Cyclone Gombe affected over 730,000 people increasing significantly the humanitarian needs in Mozambique
Below average harvests are expected in the southern region of the country due to a rainfall deficit
Nearly 6,500 children affected by conflict received mental health and psychosocial support including 983 children who received case management services
UNICEF provided access to safe water to 19,800 people affected by conflict and Cyclone Gombe
UNICEF supported the establishment of 31 temporary learning spaces and education supplies benefitting 15,500 children
Situation Overview & Humanitarian Needs
Mozambique was hit by an intense tropical cyclone—named Gombe—which made landfall on March 11th in Mossoril District in Nampula Province. This was the third tropical storm to reach the Mozambique coast this year. More than 736,000 people1 were affected as a result, including 20,000 people2 who were temporarily displaced.
Cyclone Gombe caused the deaths of 63 people, mostly in Nampula and Zambézia Provinces. Public and private infrastructure and basic services were severely damaged; 69 health facilities were partially destroyed and nearly 142,000 homes3 were either partially or destroyed. The storm also destroyed 2,265 classrooms, interrupting education for 216,000 students. Damage to electric systems resulted in power outages across most coastal districts in Nampula, impacting water systems and disrupting access to water. Over 1,000 km of roads were destroyed, hindering access to the coastal region of Nampula Province.
In Cabo Delgado, the situation remains volatile and unpredictable as security incidents continue to occur. Between 23rd and 29th March, 72 population movements were recorded, constituting 4,169 people on the move, of whom 48 per cent are estimated to be children4 . Most of these internally displaced people (IDPs) are arriving from Mueda, Nangade, and Meluco, and around 77 per cent of them have reported leaving due to attacks or fear of future attacks. Only two per cent of people on the move were returnees to their areas of origin in Montepuez and Muidumbe Districts. According to IOM’s Data Tracking Matrix (DTM) report in March 2022, there were 784,319 people displaced in the country as a direct result of the conflict, 49 percent of whom were children. The total number of people displaced represents a seven per cent increase from the last DTM report in November 2021. Of those displaced, 72 per cent live in host communities, while 28 per cent continue to reside in displacement sites. The top five priority needs reported were food, shelter, financial support, access to documents, and livelihoods.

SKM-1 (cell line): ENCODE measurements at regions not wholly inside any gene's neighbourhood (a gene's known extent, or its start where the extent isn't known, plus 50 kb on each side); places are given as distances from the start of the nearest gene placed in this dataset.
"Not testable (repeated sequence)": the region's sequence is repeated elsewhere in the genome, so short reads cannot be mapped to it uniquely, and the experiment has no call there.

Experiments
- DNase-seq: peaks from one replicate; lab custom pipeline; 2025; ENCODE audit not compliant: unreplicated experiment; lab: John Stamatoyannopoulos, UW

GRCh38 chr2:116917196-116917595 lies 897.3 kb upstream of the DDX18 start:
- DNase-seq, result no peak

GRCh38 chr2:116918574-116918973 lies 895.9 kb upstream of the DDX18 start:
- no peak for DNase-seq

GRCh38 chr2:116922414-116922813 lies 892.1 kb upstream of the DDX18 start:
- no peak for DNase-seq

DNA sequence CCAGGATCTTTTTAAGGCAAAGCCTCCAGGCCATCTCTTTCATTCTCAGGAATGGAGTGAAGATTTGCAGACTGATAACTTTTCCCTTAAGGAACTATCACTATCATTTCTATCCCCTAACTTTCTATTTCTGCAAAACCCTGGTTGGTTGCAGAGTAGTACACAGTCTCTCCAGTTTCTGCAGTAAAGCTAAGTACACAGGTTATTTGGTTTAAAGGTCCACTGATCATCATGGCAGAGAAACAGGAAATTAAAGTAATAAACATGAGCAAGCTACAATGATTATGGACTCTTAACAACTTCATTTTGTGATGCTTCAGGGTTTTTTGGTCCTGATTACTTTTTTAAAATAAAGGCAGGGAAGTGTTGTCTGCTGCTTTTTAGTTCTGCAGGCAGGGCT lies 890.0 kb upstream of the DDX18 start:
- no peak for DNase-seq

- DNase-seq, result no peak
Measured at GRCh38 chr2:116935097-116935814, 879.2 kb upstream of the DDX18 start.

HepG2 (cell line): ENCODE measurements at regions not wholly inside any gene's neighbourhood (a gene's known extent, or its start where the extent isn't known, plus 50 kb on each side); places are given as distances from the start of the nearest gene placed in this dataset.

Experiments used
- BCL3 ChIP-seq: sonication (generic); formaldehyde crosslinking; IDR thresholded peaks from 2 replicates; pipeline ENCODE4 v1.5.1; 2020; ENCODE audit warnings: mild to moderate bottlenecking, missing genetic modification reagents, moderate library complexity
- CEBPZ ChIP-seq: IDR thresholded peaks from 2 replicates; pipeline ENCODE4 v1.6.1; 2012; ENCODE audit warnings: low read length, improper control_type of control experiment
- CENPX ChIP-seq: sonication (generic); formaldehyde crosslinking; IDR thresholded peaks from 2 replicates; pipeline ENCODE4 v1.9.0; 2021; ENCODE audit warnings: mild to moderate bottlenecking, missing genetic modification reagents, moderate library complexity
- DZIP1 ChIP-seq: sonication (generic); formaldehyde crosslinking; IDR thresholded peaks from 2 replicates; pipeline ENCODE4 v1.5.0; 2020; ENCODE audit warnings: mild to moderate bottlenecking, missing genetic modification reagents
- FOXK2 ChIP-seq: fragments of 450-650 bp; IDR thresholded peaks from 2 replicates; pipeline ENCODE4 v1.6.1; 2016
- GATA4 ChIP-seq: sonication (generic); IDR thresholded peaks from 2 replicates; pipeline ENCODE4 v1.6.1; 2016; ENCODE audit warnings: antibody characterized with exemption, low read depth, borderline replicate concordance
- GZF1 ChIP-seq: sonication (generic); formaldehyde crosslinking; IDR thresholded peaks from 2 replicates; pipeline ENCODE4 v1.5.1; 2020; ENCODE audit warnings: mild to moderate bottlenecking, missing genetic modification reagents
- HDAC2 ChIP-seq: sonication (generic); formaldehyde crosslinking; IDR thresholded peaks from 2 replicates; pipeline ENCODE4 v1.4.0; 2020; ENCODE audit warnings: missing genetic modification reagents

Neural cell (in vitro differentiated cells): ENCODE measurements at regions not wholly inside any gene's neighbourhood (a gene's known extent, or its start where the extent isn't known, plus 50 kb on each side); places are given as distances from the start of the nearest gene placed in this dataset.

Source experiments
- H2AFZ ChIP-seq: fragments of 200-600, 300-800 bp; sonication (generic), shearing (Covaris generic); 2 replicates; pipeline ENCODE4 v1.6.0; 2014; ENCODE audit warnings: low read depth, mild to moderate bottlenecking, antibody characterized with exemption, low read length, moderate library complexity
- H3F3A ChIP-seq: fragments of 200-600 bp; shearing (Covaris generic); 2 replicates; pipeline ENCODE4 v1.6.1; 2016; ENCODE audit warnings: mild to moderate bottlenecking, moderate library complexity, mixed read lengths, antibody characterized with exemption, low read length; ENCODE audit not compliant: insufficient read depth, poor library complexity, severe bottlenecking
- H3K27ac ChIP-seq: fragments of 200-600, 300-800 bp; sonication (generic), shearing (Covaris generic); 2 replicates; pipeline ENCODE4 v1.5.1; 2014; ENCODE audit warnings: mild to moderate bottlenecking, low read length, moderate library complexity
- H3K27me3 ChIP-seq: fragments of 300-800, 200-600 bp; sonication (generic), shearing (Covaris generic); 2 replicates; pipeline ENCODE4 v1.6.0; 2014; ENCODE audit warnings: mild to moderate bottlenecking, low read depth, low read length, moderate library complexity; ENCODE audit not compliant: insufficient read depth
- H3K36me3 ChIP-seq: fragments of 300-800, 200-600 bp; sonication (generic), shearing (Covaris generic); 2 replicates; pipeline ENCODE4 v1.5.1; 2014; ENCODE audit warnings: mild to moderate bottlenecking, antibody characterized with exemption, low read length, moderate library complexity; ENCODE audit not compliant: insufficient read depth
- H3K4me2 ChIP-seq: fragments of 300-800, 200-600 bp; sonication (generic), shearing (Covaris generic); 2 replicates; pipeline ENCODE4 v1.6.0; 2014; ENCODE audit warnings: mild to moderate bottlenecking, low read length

Across the country, the Famine Early Warning System Network (FEWSNET) reports persisting Crisis (IPC Phase 3) and Stressed (IPC Phase 2) acute food insecurity outcomes. This is mainly due to the ongoing conflict in Cabo Delgado, below-average rainfall in parts of central and southern Mozambique, and the impact of flooding and damage from the reoccurring tropical storms between January and March 2022. While an average harvest is expected in the higher production areas of Mozambique, most of southern Mozambique, including parts of Sofala and Manica Provinces, are likely to experience well below-average harvests due to below-average rainfall and extended dry periods.
Since January 13th, 2022, a cholera outbreak has been ongoing in the two districts of Caia and Marinque of Sofala Province. A total of 416 cases have been confirmed in Sofala and cases of acute watery diarrhea (AWD) have been reported in two districts of Zambézia since February 2022. UNICEF is providing supplies and technical assistance to health authorities and supporting awareness-raising activities to contain the spread of the outbreak for both cholera and AWD in both provinces.
As of 31 March, 54 active cases of COVID-19 had been recorded, with three people hospitalized. Health authorities reported that since the onset of the immunization process in March 2021, 13.3 million people had been vaccinated against COVID-19, representing 87.3 per cent of the defined target.